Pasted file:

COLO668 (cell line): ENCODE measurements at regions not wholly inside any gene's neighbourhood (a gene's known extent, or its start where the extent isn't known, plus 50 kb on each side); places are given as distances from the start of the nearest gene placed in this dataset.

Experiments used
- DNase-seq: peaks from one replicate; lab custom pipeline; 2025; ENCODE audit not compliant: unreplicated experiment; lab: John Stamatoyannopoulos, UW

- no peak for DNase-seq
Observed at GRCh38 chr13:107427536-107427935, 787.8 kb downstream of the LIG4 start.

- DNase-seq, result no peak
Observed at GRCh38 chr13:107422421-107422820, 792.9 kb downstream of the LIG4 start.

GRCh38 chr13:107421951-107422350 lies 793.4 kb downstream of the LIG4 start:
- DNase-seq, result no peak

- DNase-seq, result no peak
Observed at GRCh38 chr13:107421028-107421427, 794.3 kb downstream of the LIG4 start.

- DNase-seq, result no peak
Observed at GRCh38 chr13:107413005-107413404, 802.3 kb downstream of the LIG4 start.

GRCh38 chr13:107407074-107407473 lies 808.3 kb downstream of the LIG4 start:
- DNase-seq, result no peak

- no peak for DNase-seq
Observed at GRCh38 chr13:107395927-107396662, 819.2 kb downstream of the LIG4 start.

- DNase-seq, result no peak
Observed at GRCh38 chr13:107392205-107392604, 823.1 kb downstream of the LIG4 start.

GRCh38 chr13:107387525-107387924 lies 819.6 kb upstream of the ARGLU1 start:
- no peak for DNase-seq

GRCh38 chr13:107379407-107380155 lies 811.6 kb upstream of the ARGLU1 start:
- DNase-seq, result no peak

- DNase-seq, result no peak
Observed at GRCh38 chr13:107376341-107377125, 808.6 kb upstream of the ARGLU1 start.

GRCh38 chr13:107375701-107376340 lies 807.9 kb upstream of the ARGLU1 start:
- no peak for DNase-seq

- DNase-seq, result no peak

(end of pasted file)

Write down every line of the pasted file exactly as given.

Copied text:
COLO668 (cell line): ENCODE measurements at regions not wholly inside any gene's neighbourhood (a gene's known extent, or its start where the extent isn't known, plus 50 kb on each side); places are given as distances from the start of the nearest gene placed in this dataset.

Experiments used
- DNase-seq: peaks from one replicate; lab custom pipeline; 2025; ENCODE audit not compliant: unreplicated experiment; lab: John Stamatoyannopoulos, UW

- no peak for DNase-seq
Observed at GRCh38 chr13:107427536-107427935, 787.8 kb downstream of the LIG4 start.

- DNase-seq, result no peak
Observed at GRCh38 chr13:107422421-107422820, 792.9 kb downstream of the LIG4 start.

GRCh38 chr13:107421951-107422350 lies 793.4 kb downstream of the LIG4 start:
- DNase-seq, result no peak

- DNase-seq, result no peak
Observed at GRCh38 chr13:107421028-107421427, 794.3 kb downstream of the LIG4 start.

- DNase-seq, result no peak
Observed at GRCh38 chr13:107413005-107413404, 802.3 kb downstream of the LIG4 start.

GRCh38 chr13:107407074-107407473 lies 808.3 kb downstream of the LIG4 start:
- DNase-seq, result no peak

- no peak for DNase-seq
Observed at GRCh38 chr13:107395927-107396662, 819.2 kb downstream of the LIG4 start.

- DNase-seq, result no peak
Observed at GRCh38 chr13:107392205-107392604, 823.1 kb downstream of the LIG4 start.

GRCh38 chr13:107387525-107387924 lies 819.6 kb upstream of the ARGLU1 start:
- no peak for DNase-seq

GRCh38 chr13:107379407-107380155 lies 811.6 kb upstream of the ARGLU1 start:
- DNase-seq, result no peak

- DNase-seq, result no peak
Observed at GRCh38 chr13:107376341-107377125, 808.6 kb upstream of the ARGLU1 start.

GRCh38 chr13:107375701-107376340 lies 807.9 kb upstream of the ARGLU1 start:
- no peak for DNase-seq

- DNase-seq, result no peak